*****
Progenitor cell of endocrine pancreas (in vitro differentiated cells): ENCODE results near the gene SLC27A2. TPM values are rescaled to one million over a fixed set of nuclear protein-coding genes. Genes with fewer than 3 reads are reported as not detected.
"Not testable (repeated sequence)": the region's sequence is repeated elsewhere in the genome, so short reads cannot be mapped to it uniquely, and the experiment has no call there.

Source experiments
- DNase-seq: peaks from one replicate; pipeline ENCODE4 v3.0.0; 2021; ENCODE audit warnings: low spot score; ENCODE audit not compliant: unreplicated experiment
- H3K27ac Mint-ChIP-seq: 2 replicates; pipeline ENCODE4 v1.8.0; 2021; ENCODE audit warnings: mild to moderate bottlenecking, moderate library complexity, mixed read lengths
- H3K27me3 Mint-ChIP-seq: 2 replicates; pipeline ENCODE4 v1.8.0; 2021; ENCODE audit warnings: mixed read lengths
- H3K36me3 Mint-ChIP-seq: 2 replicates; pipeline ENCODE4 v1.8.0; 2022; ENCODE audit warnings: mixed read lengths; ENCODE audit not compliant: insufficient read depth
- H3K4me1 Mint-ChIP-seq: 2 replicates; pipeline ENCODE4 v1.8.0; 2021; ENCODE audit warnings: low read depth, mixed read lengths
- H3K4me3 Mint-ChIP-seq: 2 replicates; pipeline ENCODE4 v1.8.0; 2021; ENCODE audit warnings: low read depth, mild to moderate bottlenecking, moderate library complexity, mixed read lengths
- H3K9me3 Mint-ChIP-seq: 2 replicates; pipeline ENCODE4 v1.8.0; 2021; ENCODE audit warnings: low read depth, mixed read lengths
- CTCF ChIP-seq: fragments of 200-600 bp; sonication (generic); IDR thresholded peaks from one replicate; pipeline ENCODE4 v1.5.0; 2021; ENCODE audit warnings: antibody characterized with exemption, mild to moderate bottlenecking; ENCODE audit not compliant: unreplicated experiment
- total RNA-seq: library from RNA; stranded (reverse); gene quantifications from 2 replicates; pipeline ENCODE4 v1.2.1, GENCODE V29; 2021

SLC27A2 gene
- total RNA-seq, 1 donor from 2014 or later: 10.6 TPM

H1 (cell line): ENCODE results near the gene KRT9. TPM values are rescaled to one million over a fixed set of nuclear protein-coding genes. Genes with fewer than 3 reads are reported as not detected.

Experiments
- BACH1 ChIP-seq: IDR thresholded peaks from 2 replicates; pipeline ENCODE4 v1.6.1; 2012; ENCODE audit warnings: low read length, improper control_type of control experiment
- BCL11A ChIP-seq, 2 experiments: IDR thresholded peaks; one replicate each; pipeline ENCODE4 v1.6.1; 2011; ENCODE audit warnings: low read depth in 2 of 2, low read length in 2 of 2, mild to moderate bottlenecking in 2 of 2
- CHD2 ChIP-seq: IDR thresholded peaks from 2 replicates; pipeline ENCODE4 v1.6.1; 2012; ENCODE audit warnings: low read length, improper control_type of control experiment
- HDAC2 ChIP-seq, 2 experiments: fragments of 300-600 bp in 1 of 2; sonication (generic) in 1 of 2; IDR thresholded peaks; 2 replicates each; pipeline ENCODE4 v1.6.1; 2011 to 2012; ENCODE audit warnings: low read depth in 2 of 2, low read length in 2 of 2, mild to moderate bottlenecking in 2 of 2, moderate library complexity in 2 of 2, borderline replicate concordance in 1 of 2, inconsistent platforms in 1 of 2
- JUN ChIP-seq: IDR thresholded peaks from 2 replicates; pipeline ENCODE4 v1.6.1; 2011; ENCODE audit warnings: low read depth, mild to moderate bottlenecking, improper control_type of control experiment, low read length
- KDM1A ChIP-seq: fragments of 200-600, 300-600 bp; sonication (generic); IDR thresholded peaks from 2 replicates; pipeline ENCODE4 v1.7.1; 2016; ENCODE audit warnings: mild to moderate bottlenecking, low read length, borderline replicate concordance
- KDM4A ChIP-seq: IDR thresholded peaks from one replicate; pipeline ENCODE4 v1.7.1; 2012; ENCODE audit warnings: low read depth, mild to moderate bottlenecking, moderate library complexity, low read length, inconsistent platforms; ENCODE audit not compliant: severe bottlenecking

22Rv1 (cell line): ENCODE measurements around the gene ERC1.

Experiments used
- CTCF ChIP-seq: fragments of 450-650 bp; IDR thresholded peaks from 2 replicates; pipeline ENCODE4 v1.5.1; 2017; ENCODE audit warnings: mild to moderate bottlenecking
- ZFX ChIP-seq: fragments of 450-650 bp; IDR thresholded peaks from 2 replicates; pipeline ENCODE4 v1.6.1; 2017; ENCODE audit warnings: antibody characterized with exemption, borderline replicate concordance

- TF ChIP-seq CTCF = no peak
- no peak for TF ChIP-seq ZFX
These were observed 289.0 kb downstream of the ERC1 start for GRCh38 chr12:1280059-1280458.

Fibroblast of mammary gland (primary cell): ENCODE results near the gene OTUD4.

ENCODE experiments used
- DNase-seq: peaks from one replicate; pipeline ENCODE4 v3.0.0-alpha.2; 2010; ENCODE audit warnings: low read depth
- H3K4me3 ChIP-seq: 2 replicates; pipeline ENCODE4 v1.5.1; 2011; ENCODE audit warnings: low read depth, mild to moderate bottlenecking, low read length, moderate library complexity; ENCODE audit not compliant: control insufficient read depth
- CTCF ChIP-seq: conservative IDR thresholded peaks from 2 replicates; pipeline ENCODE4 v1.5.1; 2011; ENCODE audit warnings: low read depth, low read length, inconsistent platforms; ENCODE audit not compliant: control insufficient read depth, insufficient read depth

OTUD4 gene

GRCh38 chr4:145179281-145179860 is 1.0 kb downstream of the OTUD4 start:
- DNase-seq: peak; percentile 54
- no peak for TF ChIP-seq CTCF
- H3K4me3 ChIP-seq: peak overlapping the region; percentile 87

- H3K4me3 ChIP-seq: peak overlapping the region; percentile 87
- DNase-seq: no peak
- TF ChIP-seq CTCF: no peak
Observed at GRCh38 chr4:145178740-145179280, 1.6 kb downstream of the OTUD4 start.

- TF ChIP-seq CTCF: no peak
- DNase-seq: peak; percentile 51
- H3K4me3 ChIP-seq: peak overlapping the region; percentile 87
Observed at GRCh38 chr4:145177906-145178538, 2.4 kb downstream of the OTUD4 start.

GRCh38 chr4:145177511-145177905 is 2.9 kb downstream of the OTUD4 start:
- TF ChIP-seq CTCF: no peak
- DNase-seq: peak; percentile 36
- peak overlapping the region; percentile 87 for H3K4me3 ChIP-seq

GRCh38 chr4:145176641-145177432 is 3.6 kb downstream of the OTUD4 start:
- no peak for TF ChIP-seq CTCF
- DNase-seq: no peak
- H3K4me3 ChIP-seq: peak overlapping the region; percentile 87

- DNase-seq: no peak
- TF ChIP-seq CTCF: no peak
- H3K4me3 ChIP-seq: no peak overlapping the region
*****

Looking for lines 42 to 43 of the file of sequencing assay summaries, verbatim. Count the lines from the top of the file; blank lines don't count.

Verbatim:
- DNase-seq: no peak
- TF ChIP-seq CTCF: no peak